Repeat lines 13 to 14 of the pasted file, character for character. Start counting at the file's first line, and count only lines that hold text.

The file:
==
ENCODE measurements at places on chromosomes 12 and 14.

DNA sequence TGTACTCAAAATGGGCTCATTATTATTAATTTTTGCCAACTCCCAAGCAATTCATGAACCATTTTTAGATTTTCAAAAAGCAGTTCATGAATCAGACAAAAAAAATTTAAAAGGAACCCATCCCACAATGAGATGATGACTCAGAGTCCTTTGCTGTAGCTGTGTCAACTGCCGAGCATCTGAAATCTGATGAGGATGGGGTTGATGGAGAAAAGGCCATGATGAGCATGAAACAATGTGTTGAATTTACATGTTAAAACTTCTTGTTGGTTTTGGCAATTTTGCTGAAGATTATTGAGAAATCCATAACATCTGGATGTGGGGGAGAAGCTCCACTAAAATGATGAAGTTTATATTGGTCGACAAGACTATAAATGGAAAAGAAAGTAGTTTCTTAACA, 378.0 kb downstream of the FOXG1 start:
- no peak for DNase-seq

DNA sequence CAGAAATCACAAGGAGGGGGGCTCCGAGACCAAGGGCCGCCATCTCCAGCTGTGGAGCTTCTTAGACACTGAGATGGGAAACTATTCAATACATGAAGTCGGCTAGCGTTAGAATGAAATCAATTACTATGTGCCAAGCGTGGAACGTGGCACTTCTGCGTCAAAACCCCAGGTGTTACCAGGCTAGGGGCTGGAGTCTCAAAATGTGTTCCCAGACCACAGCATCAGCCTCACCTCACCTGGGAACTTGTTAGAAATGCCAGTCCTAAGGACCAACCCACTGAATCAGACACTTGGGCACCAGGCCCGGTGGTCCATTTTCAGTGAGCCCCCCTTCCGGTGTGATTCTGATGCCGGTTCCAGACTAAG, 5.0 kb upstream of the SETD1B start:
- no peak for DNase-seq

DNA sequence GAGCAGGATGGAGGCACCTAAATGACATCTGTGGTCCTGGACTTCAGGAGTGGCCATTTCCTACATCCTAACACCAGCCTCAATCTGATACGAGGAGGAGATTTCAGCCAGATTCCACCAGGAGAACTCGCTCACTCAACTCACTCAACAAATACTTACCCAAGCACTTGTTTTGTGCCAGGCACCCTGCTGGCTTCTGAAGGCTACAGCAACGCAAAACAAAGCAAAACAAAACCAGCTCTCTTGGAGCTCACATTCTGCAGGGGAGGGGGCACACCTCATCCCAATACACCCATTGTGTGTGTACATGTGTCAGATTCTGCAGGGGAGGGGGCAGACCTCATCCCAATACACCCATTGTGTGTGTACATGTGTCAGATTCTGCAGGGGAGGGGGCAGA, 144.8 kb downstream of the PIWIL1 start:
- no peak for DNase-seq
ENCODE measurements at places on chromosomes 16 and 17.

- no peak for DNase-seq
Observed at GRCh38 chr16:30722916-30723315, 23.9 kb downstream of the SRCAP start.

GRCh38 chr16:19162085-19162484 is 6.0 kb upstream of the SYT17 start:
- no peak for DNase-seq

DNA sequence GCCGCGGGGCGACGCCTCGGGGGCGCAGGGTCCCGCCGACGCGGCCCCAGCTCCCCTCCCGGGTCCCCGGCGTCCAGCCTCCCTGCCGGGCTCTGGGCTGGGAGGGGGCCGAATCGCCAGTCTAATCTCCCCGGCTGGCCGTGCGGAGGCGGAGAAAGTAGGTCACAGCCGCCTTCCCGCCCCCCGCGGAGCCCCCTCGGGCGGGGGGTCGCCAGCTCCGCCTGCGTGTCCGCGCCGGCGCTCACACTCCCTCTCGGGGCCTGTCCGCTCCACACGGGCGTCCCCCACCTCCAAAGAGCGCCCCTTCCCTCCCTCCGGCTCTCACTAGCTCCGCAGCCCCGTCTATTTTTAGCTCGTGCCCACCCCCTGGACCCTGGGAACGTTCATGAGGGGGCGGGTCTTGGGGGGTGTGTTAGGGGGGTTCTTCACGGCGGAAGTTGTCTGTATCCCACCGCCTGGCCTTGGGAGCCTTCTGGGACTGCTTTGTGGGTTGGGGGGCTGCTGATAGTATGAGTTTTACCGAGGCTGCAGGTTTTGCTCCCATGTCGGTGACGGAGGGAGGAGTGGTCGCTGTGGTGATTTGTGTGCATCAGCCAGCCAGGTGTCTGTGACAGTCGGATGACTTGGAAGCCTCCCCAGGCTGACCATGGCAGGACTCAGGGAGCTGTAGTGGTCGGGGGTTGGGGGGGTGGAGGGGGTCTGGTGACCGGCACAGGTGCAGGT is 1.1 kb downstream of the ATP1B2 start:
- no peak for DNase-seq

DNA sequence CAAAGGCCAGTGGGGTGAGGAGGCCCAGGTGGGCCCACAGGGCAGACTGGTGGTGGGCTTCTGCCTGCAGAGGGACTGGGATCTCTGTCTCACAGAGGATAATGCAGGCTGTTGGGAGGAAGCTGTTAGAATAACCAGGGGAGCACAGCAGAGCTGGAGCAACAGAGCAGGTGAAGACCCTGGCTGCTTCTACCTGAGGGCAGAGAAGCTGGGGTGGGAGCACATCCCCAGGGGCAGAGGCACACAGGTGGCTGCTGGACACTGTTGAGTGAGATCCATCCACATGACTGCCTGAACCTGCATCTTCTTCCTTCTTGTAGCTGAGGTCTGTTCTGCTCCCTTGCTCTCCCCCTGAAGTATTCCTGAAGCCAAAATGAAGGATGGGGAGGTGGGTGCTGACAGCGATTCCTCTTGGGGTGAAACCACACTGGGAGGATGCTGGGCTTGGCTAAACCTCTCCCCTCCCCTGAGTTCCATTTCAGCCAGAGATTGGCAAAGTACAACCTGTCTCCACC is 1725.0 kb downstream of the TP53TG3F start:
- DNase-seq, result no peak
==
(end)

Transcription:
DNA sequence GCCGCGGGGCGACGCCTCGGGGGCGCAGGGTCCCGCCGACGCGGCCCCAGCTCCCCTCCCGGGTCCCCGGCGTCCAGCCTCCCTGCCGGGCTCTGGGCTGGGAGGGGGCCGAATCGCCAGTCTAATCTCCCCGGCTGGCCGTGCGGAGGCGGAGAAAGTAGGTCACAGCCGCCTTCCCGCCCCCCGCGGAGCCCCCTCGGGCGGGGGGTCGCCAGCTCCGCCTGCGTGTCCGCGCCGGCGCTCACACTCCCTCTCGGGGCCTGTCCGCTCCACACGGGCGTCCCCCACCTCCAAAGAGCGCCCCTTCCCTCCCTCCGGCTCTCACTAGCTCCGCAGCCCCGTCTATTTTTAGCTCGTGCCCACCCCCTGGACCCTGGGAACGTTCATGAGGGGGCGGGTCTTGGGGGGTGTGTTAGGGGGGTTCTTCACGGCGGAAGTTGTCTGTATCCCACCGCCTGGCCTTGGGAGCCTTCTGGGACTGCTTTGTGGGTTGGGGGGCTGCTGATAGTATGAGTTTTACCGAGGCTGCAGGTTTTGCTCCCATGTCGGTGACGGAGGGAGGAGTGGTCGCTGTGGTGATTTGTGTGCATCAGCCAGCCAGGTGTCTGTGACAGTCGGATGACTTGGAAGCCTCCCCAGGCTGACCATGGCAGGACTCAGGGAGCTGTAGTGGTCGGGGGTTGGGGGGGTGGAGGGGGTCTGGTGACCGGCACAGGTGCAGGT is 1.1 kb downstream of the ATP1B2 start:
- no peak for DNase-seq